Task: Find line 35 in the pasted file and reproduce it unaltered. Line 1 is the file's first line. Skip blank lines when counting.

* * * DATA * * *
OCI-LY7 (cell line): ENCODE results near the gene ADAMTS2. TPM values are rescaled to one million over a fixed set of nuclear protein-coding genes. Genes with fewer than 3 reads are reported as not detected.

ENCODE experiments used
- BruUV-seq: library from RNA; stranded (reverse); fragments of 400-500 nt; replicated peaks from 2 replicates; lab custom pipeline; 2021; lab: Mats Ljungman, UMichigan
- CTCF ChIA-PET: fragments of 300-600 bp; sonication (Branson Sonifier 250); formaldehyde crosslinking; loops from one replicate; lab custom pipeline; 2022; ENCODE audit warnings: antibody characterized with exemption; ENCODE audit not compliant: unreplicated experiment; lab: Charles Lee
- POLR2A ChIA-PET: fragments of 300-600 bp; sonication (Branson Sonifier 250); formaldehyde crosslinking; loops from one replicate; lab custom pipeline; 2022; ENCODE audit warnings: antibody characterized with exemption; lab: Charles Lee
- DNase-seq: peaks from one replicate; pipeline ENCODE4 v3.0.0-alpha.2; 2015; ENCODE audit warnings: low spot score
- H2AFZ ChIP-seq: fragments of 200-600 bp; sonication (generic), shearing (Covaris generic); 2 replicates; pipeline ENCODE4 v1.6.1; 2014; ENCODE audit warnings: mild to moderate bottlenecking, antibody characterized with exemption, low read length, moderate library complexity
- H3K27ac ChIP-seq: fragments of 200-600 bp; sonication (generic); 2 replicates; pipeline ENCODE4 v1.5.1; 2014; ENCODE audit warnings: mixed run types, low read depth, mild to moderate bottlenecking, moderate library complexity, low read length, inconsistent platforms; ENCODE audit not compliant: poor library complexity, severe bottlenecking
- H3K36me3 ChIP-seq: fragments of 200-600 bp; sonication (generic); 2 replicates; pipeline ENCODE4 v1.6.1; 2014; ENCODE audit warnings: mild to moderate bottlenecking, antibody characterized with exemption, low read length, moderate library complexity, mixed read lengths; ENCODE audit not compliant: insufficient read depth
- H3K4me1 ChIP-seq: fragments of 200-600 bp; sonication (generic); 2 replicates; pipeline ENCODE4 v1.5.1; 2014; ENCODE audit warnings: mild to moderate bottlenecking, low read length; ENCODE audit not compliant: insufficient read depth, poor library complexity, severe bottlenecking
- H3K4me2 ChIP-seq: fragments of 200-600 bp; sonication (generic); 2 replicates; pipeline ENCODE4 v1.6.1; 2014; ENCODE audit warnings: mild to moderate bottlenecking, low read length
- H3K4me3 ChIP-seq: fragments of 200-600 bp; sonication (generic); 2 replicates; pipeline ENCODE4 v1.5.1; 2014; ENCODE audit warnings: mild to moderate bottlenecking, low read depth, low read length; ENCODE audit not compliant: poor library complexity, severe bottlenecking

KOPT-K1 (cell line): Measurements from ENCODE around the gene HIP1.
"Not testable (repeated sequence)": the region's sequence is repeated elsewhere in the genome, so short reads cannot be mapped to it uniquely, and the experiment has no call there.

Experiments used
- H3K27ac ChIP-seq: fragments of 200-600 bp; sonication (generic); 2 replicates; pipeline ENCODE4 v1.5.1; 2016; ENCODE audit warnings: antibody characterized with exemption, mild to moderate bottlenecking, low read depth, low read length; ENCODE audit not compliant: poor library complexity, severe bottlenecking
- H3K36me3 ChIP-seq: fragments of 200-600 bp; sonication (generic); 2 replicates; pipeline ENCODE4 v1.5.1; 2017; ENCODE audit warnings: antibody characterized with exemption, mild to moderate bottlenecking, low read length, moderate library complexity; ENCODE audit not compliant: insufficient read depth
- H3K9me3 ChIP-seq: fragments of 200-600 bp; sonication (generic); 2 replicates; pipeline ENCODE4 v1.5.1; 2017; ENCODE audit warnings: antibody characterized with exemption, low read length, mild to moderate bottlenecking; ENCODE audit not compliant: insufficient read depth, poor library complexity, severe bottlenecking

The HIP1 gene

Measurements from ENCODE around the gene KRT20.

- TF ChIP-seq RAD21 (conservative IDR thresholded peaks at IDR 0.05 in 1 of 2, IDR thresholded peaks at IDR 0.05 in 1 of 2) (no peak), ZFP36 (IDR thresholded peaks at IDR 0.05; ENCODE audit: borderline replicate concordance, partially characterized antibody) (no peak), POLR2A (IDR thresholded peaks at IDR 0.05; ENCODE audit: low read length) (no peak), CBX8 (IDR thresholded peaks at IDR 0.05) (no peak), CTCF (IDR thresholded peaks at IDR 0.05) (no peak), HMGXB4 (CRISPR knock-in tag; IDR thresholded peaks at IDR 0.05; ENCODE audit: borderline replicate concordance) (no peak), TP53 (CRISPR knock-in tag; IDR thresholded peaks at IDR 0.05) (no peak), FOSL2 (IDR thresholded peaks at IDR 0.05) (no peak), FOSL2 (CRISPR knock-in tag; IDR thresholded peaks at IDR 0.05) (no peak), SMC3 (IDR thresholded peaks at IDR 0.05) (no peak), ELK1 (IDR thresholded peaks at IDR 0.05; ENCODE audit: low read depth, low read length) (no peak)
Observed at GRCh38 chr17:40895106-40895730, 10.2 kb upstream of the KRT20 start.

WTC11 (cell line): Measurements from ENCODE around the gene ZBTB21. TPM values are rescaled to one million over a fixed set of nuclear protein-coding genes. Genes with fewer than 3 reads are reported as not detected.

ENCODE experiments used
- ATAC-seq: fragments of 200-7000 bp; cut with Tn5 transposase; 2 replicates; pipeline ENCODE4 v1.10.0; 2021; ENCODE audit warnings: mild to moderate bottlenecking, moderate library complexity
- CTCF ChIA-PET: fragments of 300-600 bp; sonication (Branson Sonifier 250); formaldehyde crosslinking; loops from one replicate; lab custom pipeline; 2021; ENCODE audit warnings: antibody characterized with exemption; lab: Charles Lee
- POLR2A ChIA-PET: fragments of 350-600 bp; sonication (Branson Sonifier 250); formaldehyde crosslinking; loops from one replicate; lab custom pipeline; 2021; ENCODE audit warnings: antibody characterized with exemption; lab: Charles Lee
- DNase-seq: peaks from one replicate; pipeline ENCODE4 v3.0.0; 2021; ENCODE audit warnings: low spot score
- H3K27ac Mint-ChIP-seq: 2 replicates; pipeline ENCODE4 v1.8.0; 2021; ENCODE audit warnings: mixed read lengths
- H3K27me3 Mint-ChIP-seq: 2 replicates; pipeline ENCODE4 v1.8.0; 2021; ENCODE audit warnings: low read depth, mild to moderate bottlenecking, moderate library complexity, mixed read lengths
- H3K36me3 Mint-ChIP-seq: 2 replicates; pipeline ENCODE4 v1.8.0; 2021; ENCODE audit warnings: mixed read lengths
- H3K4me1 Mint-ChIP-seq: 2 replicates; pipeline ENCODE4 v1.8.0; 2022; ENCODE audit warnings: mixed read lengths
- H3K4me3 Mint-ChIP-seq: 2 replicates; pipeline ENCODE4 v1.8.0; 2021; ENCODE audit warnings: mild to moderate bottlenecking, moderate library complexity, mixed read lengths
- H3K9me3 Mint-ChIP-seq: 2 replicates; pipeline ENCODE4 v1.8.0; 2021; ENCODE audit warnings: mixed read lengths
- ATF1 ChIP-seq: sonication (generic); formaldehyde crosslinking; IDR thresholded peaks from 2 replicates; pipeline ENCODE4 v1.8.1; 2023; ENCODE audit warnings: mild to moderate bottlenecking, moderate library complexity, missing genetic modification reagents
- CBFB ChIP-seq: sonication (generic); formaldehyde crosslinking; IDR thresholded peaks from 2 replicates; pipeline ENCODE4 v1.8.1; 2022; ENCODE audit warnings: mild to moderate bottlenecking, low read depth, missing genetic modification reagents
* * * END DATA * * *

- ATF1 ChIP-seq: sonication (generic); formaldehyde crosslinking; IDR thresholded peaks from 2 replicates; pipeline ENCODE4 v1.8.1; 2023; ENCODE audit warnings: mild to moderate bottlenecking, moderate library complexity, missing genetic modification reagents